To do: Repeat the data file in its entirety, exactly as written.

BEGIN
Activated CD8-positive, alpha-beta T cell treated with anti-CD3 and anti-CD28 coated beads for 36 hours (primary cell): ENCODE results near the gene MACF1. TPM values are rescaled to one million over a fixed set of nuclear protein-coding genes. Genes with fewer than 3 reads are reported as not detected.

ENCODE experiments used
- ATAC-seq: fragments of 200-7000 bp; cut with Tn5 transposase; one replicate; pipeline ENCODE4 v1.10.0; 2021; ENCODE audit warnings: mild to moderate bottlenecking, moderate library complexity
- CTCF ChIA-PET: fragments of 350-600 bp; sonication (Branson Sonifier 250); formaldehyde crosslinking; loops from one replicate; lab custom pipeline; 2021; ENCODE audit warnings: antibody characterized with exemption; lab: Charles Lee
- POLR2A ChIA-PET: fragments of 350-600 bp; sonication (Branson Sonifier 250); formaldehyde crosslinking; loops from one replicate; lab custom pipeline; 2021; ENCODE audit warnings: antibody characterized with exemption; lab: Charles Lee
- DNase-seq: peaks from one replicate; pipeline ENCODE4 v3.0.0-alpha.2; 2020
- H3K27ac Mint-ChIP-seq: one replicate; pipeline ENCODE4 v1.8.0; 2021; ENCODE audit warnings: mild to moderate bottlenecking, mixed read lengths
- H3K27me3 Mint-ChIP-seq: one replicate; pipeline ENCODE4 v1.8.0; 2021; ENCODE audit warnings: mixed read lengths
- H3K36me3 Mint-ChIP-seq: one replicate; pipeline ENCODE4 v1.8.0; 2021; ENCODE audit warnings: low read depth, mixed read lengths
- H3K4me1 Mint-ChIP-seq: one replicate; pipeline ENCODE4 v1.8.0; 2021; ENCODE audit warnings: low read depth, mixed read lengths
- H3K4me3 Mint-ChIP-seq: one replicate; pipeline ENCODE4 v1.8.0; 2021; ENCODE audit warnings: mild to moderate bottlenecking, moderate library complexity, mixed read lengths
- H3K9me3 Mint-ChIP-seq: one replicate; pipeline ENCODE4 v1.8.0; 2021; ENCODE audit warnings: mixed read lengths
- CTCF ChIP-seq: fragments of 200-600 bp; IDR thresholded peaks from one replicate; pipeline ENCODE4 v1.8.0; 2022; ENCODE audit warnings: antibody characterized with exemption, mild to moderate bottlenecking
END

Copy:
Activated CD8-positive, alpha-beta T cell treated with anti-CD3 and anti-CD28 coated beads for 36 hours (primary cell): ENCODE results near the gene MACF1. TPM values are rescaled to one million over a fixed set of nuclear protein-coding genes. Genes with fewer than 3 reads are reported as not detected.

ENCODE experiments used
- ATAC-seq: fragments of 200-7000 bp; cut with Tn5 transposase; one replicate; pipeline ENCODE4 v1.10.0; 2021; ENCODE audit warnings: mild to moderate bottlenecking, moderate library complexity
- CTCF ChIA-PET: fragments of 350-600 bp; sonication (Branson Sonifier 250); formaldehyde crosslinking; loops from one replicate; lab custom pipeline; 2021; ENCODE audit warnings: antibody characterized with exemption; lab: Charles Lee
- POLR2A ChIA-PET: fragments of 350-600 bp; sonication (Branson Sonifier 250); formaldehyde crosslinking; loops from one replicate; lab custom pipeline; 2021; ENCODE audit warnings: antibody characterized with exemption; lab: Charles Lee
- DNase-seq: peaks from one replicate; pipeline ENCODE4 v3.0.0-alpha.2; 2020
- H3K27ac Mint-ChIP-seq: one replicate; pipeline ENCODE4 v1.8.0; 2021; ENCODE audit warnings: mild to moderate bottlenecking, mixed read lengths
- H3K27me3 Mint-ChIP-seq: one replicate; pipeline ENCODE4 v1.8.0; 2021; ENCODE audit warnings: mixed read lengths
- H3K36me3 Mint-ChIP-seq: one replicate; pipeline ENCODE4 v1.8.0; 2021; ENCODE audit warnings: low read depth, mixed read lengths
- H3K4me1 Mint-ChIP-seq: one replicate; pipeline ENCODE4 v1.8.0; 2021; ENCODE audit warnings: low read depth, mixed read lengths
- H3K4me3 Mint-ChIP-seq: one replicate; pipeline ENCODE4 v1.8.0; 2021; ENCODE audit warnings: mild to moderate bottlenecking, moderate library complexity, mixed read lengths
- H3K9me3 Mint-ChIP-seq: one replicate; pipeline ENCODE4 v1.8.0; 2021; ENCODE audit warnings: mixed read lengths
- CTCF ChIP-seq: fragments of 200-600 bp; IDR thresholded peaks from one replicate; pipeline ENCODE4 v1.8.0; 2022; ENCODE audit warnings: antibody characterized with exemption, mild to moderate bottlenecking